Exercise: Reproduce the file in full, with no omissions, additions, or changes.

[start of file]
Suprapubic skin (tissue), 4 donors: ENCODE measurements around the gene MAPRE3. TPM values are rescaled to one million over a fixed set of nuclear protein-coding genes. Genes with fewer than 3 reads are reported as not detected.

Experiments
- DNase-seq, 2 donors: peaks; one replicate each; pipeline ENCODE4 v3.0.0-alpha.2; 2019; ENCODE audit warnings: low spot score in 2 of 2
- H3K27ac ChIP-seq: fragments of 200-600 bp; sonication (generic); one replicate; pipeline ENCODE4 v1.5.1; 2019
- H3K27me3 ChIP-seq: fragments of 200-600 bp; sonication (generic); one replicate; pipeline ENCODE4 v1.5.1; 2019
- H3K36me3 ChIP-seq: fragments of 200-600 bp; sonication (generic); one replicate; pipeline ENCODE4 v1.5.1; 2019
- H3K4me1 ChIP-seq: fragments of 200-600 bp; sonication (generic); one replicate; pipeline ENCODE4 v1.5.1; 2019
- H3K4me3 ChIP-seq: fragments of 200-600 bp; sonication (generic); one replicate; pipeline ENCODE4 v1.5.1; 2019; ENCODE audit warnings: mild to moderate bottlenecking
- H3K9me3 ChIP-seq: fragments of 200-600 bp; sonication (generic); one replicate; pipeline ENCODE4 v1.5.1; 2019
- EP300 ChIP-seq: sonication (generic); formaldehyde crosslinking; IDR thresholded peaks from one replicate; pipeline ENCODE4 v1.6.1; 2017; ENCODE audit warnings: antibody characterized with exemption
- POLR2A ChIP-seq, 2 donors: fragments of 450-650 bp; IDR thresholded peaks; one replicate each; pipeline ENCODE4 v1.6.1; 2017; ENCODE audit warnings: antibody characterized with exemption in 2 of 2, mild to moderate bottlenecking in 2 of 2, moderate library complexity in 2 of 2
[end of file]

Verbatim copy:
Suprapubic skin (tissue), 4 donors: ENCODE measurements around the gene MAPRE3. TPM values are rescaled to one million over a fixed set of nuclear protein-coding genes. Genes with fewer than 3 reads are reported as not detected.

Experiments
- DNase-seq, 2 donors: peaks; one replicate each; pipeline ENCODE4 v3.0.0-alpha.2; 2019; ENCODE audit warnings: low spot score in 2 of 2
- H3K27ac ChIP-seq: fragments of 200-600 bp; sonication (generic); one replicate; pipeline ENCODE4 v1.5.1; 2019
- H3K27me3 ChIP-seq: fragments of 200-600 bp; sonication (generic); one replicate; pipeline ENCODE4 v1.5.1; 2019
- H3K36me3 ChIP-seq: fragments of 200-600 bp; sonication (generic); one replicate; pipeline ENCODE4 v1.5.1; 2019
- H3K4me1 ChIP-seq: fragments of 200-600 bp; sonication (generic); one replicate; pipeline ENCODE4 v1.5.1; 2019
- H3K4me3 ChIP-seq: fragments of 200-600 bp; sonication (generic); one replicate; pipeline ENCODE4 v1.5.1; 2019; ENCODE audit warnings: mild to moderate bottlenecking
- H3K9me3 ChIP-seq: fragments of 200-600 bp; sonication (generic); one replicate; pipeline ENCODE4 v1.5.1; 2019
- EP300 ChIP-seq: sonication (generic); formaldehyde crosslinking; IDR thresholded peaks from one replicate; pipeline ENCODE4 v1.6.1; 2017; ENCODE audit warnings: antibody characterized with exemption
- POLR2A ChIP-seq, 2 donors: fragments of 450-650 bp; IDR thresholded peaks; one replicate each; pipeline ENCODE4 v1.6.1; 2017; ENCODE audit warnings: antibody characterized with exemption in 2 of 2, mild to moderate bottlenecking in 2 of 2, moderate library complexity in 2 of 2